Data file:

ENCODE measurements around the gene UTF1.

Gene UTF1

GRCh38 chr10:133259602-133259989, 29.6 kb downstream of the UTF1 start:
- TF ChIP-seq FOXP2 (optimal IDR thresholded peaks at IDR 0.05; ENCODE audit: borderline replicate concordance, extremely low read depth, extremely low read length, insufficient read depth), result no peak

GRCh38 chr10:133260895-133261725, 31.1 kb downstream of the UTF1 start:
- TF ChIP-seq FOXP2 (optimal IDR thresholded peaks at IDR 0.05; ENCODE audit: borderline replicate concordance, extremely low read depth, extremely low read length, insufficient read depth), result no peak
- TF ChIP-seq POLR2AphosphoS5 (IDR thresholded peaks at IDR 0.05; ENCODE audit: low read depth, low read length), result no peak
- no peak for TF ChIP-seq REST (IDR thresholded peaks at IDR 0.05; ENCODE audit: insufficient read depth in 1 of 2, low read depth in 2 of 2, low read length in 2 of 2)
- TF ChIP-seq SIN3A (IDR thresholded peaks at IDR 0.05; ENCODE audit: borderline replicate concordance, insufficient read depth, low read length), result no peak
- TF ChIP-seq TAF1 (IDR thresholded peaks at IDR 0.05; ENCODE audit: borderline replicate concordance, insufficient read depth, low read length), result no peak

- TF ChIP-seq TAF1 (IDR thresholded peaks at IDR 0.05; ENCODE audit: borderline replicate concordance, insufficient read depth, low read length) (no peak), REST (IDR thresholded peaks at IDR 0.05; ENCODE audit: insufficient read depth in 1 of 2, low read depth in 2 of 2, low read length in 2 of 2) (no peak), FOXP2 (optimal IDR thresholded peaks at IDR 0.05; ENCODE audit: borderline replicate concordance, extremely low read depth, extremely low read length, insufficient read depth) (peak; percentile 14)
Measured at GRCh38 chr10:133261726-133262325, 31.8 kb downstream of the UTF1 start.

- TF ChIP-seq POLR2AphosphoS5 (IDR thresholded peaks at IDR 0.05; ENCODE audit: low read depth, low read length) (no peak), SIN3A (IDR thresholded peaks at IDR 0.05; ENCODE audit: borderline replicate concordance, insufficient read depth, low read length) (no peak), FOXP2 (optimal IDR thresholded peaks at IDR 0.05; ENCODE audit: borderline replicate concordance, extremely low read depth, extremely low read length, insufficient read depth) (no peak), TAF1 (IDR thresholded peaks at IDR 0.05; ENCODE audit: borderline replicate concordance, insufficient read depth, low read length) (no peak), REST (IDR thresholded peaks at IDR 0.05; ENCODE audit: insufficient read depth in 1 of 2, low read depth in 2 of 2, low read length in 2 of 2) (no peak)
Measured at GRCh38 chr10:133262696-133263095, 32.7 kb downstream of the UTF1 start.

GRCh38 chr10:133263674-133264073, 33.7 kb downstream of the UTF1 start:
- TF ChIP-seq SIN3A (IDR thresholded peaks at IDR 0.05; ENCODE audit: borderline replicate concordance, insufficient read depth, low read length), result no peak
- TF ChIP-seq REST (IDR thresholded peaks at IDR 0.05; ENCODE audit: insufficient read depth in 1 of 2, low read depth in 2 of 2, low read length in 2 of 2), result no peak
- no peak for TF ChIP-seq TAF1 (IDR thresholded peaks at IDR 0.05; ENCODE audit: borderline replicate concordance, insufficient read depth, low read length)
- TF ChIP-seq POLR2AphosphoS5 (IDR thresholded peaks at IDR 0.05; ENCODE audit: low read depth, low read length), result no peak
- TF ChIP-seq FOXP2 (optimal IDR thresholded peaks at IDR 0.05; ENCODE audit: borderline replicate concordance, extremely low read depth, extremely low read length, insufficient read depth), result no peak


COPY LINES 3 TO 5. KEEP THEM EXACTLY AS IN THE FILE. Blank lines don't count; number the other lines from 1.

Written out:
GRCh38 chr10:133259602-133259989, 29.6 kb downstream of the UTF1 start:
- TF ChIP-seq FOXP2 (optimal IDR thresholded peaks at IDR 0.05; ENCODE audit: borderline replicate concordance, extremely low read depth, extremely low read length, insufficient read depth), result no peak

GRCh38 chr10:133260895-133261725, 31.1 kb downstream of the UTF1 start: